GlobeSt. – The supply-chain interruptions related to the COVID-19 pandemic have put negative pressure on an already challenged construction market. Rising construction costs have been a major challenge for developers, but now some are reporting that contractors are so busy that they are declining to bid on new projects.
Michael Boujoulian, managing director of Alliance Residential, is breaking ground on a 314-unit apartment building in Waltham, Massachusetts, and is dealing head on with these challenges. “We have seen hard to believe year-over-year price escalations,” he tells GlobeSt.com. “We are seeing a 20% increase in construction costs. We are even having some contractors decline to bid because they are busy enough and they aren’t looking to grow. The depth that we rely on in those subcontractor markets has caught up with us. That of course hurts pricing when there is less competition.”
There has been strong rent growth in many of these markets. That has been enough to offset some of the pricing problems, but it’s been a lot less helpful than you’d think, according to Boujoulian.
Despite the challenges, projects are still moving forward. How? Investors are willing to accept lower returns to absorb the increased costs. “The bigger offset in what has kept a lot of deals alive is yield adjustments in the capital markets,” says Boujoulian. “Without that, a lot of deals should have died and pipelines should have started to evaporate. If the same yield metrics from a year-and-a-half ago were in place, the rent growth would not have been enough to keep deals alive.” In addition to appetite from equity investors, the debt markets have also stayed aggressive, which has also helped developers absorb costs.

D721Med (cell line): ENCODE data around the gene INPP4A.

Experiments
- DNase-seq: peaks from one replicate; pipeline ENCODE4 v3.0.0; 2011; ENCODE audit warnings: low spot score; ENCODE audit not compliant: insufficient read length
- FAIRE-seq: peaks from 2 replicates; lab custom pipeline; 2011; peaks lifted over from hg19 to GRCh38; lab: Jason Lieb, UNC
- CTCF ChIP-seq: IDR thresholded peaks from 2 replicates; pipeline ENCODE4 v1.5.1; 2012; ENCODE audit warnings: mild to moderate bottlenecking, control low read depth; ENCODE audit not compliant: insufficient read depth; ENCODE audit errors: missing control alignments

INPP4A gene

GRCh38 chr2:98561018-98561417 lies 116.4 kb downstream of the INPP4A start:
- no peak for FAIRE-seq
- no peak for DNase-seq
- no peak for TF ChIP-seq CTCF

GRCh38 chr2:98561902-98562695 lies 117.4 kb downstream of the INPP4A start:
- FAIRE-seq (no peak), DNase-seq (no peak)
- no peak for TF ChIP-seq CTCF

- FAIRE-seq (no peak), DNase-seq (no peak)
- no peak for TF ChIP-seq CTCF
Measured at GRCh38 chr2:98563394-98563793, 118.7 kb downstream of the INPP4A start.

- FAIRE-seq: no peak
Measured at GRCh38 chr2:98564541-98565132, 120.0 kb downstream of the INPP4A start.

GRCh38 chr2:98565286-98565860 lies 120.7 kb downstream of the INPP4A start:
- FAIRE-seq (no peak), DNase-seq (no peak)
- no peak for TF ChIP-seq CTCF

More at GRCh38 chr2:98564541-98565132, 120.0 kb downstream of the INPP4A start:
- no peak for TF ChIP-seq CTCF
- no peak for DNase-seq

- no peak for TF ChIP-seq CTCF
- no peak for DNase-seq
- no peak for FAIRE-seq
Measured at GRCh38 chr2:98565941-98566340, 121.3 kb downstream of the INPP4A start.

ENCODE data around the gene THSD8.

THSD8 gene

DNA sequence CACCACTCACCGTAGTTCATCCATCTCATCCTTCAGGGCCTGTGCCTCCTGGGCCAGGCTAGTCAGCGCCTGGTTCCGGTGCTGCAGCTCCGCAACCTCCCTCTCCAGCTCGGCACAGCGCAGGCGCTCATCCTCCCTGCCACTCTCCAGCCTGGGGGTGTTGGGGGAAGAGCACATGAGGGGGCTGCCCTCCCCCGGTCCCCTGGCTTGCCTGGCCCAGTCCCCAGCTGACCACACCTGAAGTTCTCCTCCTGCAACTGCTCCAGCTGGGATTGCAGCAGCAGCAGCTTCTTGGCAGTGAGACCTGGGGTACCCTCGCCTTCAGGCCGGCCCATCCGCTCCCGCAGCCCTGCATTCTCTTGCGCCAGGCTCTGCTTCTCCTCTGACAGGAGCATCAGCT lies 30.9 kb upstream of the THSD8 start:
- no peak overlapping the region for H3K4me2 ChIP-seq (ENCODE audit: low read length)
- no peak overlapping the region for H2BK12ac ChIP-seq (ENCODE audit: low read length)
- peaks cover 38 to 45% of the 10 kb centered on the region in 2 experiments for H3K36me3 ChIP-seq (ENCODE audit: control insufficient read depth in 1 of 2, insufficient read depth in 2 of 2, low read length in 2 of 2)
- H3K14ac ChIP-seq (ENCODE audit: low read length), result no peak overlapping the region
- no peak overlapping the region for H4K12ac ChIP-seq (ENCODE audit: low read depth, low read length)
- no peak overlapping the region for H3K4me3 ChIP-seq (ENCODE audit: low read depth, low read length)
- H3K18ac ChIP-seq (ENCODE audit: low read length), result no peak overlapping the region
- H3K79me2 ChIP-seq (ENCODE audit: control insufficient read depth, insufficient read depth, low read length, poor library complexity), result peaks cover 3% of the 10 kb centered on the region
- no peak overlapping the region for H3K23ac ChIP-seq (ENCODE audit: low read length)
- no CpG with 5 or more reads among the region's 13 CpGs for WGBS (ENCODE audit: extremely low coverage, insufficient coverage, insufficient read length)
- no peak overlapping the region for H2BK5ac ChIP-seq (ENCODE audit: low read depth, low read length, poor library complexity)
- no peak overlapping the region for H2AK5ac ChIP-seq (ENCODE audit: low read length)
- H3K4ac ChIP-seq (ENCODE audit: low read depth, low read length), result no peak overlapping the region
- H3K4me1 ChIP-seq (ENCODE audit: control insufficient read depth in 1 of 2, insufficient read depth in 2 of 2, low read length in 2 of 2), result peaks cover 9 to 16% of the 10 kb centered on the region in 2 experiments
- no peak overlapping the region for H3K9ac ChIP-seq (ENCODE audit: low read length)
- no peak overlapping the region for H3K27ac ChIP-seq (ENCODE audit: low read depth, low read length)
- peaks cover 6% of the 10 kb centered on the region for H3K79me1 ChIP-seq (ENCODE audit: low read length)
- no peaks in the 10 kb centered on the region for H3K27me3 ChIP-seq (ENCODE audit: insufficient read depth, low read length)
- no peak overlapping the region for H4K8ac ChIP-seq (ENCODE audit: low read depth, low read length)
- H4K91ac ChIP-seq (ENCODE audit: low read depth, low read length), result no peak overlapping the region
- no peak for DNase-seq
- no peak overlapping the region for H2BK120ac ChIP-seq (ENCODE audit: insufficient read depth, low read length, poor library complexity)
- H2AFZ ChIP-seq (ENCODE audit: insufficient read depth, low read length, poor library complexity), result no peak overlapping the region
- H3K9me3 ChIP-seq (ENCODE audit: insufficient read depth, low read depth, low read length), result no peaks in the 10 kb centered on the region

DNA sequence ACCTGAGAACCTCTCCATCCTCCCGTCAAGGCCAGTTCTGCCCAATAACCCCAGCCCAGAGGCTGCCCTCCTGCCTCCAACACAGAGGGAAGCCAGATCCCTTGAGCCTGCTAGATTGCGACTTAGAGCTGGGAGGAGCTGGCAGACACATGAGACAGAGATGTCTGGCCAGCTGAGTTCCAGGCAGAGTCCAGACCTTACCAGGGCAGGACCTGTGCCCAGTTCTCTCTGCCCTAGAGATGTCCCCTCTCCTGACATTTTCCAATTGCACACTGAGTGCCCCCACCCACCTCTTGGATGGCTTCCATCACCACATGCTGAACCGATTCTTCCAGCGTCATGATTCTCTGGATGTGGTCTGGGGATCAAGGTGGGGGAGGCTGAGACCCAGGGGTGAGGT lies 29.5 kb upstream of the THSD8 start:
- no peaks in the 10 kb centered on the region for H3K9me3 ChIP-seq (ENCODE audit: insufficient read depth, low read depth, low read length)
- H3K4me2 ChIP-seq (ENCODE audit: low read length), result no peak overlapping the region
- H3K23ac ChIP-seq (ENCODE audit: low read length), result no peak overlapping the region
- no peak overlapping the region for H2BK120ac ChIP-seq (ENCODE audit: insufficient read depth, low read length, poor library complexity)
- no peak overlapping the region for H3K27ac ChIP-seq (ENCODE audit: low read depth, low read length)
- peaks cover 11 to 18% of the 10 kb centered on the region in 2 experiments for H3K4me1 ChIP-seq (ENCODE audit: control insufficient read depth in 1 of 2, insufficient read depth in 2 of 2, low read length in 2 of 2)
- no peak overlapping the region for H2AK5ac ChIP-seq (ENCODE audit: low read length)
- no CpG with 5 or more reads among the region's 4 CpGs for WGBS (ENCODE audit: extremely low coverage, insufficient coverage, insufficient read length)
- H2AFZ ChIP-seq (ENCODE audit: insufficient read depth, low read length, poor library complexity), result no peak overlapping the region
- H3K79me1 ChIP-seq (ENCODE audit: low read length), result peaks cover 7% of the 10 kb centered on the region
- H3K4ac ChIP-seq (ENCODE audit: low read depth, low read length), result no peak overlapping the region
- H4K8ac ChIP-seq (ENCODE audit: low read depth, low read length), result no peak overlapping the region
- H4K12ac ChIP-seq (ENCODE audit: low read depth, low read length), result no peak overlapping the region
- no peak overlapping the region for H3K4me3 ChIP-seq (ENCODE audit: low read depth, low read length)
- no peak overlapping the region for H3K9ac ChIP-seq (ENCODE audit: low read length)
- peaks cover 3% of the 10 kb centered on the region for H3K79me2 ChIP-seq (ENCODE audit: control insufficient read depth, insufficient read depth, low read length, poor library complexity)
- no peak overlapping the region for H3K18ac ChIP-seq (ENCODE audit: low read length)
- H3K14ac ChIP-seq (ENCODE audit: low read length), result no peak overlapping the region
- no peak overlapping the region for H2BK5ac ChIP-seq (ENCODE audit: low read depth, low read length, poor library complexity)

The equity markets have been a key to keeping projects alive. “Our underwriting is much more sensitive to what the equity markets are interested in, so insurance companies and hedge fund investors,” says Boujoulian. “They have changed their qualifying criteria, and basically, they are willing to accept a lower return on investment. That is much more impactful to our underwriting than debt.”